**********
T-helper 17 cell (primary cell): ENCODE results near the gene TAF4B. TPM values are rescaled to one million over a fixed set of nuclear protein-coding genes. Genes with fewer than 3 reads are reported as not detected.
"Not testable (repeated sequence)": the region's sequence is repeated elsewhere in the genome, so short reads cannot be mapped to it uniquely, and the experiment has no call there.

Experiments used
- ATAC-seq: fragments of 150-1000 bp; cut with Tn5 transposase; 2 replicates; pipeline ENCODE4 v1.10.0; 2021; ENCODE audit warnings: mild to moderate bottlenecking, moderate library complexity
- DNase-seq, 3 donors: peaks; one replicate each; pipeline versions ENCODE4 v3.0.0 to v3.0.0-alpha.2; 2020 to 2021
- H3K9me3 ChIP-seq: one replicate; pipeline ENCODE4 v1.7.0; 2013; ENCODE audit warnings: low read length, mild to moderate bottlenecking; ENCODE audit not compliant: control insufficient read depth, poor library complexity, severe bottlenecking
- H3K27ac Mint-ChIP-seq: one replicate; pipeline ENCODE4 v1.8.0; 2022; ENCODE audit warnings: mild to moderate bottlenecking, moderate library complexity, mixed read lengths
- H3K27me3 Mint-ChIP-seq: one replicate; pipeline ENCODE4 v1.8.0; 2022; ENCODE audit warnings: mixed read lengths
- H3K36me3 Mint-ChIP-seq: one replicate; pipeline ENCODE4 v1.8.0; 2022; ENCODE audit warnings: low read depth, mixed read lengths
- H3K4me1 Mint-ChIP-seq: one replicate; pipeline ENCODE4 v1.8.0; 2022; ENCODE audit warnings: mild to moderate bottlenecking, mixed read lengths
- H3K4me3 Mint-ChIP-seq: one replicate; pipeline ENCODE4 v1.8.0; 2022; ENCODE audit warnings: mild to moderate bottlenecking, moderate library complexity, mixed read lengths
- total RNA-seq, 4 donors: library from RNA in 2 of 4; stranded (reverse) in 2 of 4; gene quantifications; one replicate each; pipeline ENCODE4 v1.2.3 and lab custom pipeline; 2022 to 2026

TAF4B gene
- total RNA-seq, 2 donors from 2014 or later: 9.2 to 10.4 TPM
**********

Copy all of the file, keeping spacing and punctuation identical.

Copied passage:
T-helper 17 cell (primary cell): ENCODE results near the gene TAF4B. TPM values are rescaled to one million over a fixed set of nuclear protein-coding genes. Genes with fewer than 3 reads are reported as not detected.
"Not testable (repeated sequence)": the region's sequence is repeated elsewhere in the genome, so short reads cannot be mapped to it uniquely, and the experiment has no call there.

Experiments used
- ATAC-seq: fragments of 150-1000 bp; cut with Tn5 transposase; 2 replicates; pipeline ENCODE4 v1.10.0; 2021; ENCODE audit warnings: mild to moderate bottlenecking, moderate library complexity
- DNase-seq, 3 donors: peaks; one replicate each; pipeline versions ENCODE4 v3.0.0 to v3.0.0-alpha.2; 2020 to 2021
- H3K9me3 ChIP-seq: one replicate; pipeline ENCODE4 v1.7.0; 2013; ENCODE audit warnings: low read length, mild to moderate bottlenecking; ENCODE audit not compliant: control insufficient read depth, poor library complexity, severe bottlenecking
- H3K27ac Mint-ChIP-seq: one replicate; pipeline ENCODE4 v1.8.0; 2022; ENCODE audit warnings: mild to moderate bottlenecking, moderate library complexity, mixed read lengths
- H3K27me3 Mint-ChIP-seq: one replicate; pipeline ENCODE4 v1.8.0; 2022; ENCODE audit warnings: mixed read lengths
- H3K36me3 Mint-ChIP-seq: one replicate; pipeline ENCODE4 v1.8.0; 2022; ENCODE audit warnings: low read depth, mixed read lengths
- H3K4me1 Mint-ChIP-seq: one replicate; pipeline ENCODE4 v1.8.0; 2022; ENCODE audit warnings: mild to moderate bottlenecking, mixed read lengths
- H3K4me3 Mint-ChIP-seq: one replicate; pipeline ENCODE4 v1.8.0; 2022; ENCODE audit warnings: mild to moderate bottlenecking, moderate library complexity, mixed read lengths
- total RNA-seq, 4 donors: library from RNA in 2 of 4; stranded (reverse) in 2 of 4; gene quantifications; one replicate each; pipeline ENCODE4 v1.2.3 and lab custom pipeline; 2022 to 2026

TAF4B gene
- total RNA-seq, 2 donors from 2014 or later: 9.2 to 10.4 TPM